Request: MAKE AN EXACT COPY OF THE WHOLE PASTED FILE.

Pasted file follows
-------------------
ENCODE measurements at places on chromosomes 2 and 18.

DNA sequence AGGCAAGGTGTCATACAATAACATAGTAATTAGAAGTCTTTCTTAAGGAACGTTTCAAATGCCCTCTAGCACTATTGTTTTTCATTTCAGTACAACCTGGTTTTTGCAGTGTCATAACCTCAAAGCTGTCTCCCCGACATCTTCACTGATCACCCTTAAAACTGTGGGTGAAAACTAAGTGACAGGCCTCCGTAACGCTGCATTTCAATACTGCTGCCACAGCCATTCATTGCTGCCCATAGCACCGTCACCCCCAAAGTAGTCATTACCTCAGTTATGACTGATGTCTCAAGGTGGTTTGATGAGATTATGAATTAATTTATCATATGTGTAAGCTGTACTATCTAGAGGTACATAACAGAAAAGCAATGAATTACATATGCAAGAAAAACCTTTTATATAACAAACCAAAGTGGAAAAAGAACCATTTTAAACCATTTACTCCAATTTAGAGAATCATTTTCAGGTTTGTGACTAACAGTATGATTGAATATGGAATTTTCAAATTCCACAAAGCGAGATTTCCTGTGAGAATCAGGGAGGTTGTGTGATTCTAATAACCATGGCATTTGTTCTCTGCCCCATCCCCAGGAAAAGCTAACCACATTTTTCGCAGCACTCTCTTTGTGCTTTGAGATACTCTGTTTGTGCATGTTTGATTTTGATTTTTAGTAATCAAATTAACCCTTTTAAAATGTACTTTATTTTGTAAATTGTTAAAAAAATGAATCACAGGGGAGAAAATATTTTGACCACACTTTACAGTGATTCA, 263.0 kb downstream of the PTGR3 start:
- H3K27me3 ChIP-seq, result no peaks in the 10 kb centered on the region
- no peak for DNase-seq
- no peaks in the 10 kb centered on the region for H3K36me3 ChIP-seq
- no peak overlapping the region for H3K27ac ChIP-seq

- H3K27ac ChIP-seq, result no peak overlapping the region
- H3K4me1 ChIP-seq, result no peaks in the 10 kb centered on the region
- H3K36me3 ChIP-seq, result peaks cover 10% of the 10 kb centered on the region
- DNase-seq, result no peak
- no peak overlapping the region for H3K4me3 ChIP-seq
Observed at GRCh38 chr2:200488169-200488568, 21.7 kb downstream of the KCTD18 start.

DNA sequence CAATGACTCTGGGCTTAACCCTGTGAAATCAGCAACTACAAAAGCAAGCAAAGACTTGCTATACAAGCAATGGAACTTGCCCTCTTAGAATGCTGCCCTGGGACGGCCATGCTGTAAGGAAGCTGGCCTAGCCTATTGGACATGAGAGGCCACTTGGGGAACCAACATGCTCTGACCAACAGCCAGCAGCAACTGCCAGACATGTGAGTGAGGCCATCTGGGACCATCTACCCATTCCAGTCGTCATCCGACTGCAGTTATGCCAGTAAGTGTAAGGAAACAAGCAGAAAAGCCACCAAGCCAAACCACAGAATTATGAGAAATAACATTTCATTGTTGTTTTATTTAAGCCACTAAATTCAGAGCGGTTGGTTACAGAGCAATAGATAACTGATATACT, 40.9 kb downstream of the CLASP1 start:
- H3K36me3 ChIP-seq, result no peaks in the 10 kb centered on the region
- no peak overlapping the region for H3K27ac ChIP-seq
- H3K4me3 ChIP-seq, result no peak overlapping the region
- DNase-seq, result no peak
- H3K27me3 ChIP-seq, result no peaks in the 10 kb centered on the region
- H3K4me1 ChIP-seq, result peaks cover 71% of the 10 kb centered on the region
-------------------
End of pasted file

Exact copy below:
ENCODE measurements at places on chromosomes 2 and 18.

DNA sequence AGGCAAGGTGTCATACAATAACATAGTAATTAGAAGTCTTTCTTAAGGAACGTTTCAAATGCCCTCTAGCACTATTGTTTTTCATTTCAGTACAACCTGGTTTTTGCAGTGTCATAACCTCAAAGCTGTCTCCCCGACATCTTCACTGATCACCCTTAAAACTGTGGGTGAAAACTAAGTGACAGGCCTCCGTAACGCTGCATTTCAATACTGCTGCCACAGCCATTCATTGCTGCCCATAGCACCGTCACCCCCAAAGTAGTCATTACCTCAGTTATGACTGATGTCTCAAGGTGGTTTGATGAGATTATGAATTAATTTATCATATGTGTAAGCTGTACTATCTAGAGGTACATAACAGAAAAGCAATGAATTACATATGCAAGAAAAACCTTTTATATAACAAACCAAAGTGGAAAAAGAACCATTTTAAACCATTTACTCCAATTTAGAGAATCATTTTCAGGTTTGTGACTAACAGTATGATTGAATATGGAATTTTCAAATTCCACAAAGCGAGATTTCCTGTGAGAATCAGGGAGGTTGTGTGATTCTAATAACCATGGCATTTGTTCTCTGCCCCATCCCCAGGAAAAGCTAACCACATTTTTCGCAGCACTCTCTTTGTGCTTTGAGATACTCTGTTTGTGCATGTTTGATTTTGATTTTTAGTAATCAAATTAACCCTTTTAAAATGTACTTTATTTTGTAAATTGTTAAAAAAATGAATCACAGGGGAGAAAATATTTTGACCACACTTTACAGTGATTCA, 263.0 kb downstream of the PTGR3 start:
- H3K27me3 ChIP-seq, result no peaks in the 10 kb centered on the region
- no peak for DNase-seq
- no peaks in the 10 kb centered on the region for H3K36me3 ChIP-seq
- no peak overlapping the region for H3K27ac ChIP-seq

- H3K27ac ChIP-seq, result no peak overlapping the region
- H3K4me1 ChIP-seq, result no peaks in the 10 kb centered on the region
- H3K36me3 ChIP-seq, result peaks cover 10% of the 10 kb centered on the region
- DNase-seq, result no peak
- no peak overlapping the region for H3K4me3 ChIP-seq
Observed at GRCh38 chr2:200488169-200488568, 21.7 kb downstream of the KCTD18 start.

DNA sequence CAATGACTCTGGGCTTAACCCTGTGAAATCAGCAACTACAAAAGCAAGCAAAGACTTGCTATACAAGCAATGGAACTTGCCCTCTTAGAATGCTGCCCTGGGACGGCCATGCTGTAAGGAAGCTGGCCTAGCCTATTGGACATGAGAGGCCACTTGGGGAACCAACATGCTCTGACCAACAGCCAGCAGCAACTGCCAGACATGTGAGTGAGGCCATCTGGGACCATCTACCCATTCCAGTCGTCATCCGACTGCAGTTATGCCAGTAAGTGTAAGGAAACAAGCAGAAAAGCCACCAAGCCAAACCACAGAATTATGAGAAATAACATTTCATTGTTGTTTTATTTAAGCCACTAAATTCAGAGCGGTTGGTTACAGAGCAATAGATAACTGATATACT, 40.9 kb downstream of the CLASP1 start:
- H3K36me3 ChIP-seq, result no peaks in the 10 kb centered on the region
- no peak overlapping the region for H3K27ac ChIP-seq
- H3K4me3 ChIP-seq, result no peak overlapping the region
- DNase-seq, result no peak
- H3K27me3 ChIP-seq, result no peaks in the 10 kb centered on the region
- H3K4me1 ChIP-seq, result peaks cover 71% of the 10 kb centered on the region